Attending the statue unveiling on O.T. Tambo Recreation Ground back in 2019
Attending the statue unveiling on O.T. Tambo Recreation Ground back in 2019

Mr Mayor, Her Excellency, Lord Hain, Cllr Ejiofor and friends

I would like to congratulate Haringey Council for listening to the voices of local people, young and old and all those dedicated to racial equality as expressed in the Black Lives Matter marches and the events and vigils we held in Hornsey and Wood Green last summer.

I am so pleased to be able to join you today, for the renaming of this Park and to remember Oliver Tambo, who went into exile to support the dream of a democratic South Africa.

It is particularly apt to give his name to this park. He and his family lived around the corner and their home was a centre for the community in exile. Cllr Eldridge Culverwell talks about the times that he and his father, who lived just off Colney Hatch Lane, would walk over to visit, to spend time and to meet up with friends and comrades.

My daughter, who, last summer, finished A Levels at Alexandra Park School next door tells me at lunchtime the children say ‘see you at Tambo’ and after school and even on Saturday evenings, when young people gather in the western end of the park, one of the remaining spaces, where they still can. The year of the pandemic has shown us the importance of the everyday, the open air, the green of the parks.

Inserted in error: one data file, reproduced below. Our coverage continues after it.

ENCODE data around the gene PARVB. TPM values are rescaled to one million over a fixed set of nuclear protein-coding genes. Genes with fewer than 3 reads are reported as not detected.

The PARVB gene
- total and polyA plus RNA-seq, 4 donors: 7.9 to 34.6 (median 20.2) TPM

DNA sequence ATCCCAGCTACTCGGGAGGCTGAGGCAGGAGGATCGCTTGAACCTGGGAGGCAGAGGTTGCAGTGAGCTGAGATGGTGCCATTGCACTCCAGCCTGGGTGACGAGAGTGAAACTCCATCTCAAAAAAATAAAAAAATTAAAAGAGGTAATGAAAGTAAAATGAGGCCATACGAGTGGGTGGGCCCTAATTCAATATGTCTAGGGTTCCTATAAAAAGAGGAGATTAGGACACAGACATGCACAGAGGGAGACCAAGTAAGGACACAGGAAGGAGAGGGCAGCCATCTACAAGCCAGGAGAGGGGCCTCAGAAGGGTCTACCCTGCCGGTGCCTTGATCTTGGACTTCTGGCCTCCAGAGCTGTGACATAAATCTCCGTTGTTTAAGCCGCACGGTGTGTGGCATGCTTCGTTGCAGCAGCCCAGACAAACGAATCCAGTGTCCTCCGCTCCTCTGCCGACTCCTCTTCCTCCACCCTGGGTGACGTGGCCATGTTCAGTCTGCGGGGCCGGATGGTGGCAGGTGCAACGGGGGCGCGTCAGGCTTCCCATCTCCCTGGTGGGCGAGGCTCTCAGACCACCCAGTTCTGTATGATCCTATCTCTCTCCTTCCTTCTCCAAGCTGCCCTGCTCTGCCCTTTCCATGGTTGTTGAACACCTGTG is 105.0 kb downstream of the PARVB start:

The renaming of this park is a reminder of the terrible nature of the Apartheid regime and the heroes who fought for liberation.

For the end of Apartheid did not just effect those living in South Africa, it was and continues to be a source of hope for oppressed peoples across the world. To remember that struggle can lead to democratic change and freedom.

As we watch the rise of oppressive regimes, this dream of a democratic transition of power is more important than ever.

Haringey’s motto is Progress with Humanity and in our schools we emphasis collective endeavour.  As Steve Biko said:

‘all our action is usually joint community oriented action rather than the individualism’

At one Black Lives Matter vigil last summer, we read the names of many who have died in police custody and in our mental health system, a legacy of discrimination.  The cry of ‘freedom’ is heard today with the challenges which remain for too many in our Haringey community. We have our beacons OR Tambo, Steve Biko, Madiba, joining forces we can attest to our common humanity. Like the young people, committed to an equal society, they say ‘See you at Tambo’.


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